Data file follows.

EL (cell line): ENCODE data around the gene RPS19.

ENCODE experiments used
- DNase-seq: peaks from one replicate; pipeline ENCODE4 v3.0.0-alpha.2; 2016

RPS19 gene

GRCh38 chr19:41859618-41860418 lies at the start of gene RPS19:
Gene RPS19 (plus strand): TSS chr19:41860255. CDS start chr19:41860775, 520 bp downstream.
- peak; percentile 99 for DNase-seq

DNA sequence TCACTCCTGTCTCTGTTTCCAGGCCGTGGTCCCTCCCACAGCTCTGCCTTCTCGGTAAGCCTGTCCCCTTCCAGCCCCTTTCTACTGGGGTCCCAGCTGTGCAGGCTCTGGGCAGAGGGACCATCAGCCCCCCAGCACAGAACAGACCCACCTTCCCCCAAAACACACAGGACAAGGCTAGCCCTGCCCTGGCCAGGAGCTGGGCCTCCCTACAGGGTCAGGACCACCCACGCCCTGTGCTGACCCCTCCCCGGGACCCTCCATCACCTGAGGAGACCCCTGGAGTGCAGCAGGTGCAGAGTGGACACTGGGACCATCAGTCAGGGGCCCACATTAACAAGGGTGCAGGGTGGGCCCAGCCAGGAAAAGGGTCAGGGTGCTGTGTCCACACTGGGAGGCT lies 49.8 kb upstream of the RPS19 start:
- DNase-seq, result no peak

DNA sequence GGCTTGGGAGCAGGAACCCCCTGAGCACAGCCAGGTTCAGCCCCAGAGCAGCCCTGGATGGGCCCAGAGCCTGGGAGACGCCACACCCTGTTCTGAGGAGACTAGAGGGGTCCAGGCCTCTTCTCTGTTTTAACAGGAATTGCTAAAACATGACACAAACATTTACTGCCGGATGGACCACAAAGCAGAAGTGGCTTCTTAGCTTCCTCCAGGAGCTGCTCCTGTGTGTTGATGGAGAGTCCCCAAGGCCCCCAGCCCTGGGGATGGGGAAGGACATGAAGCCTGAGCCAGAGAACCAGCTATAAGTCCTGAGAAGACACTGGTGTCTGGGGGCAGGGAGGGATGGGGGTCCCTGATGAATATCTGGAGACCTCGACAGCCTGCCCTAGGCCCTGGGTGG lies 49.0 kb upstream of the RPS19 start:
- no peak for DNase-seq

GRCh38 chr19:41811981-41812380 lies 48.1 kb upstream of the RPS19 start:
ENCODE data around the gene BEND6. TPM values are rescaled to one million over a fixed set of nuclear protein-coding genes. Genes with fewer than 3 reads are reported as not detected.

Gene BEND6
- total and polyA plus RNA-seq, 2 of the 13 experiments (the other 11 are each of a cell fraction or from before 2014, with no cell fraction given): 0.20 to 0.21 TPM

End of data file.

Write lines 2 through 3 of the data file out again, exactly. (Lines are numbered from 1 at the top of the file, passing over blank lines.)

ENCODE experiments used
- DNase-seq: peaks from one replicate; pipeline ENCODE4 v3.0.0-alpha.2; 2016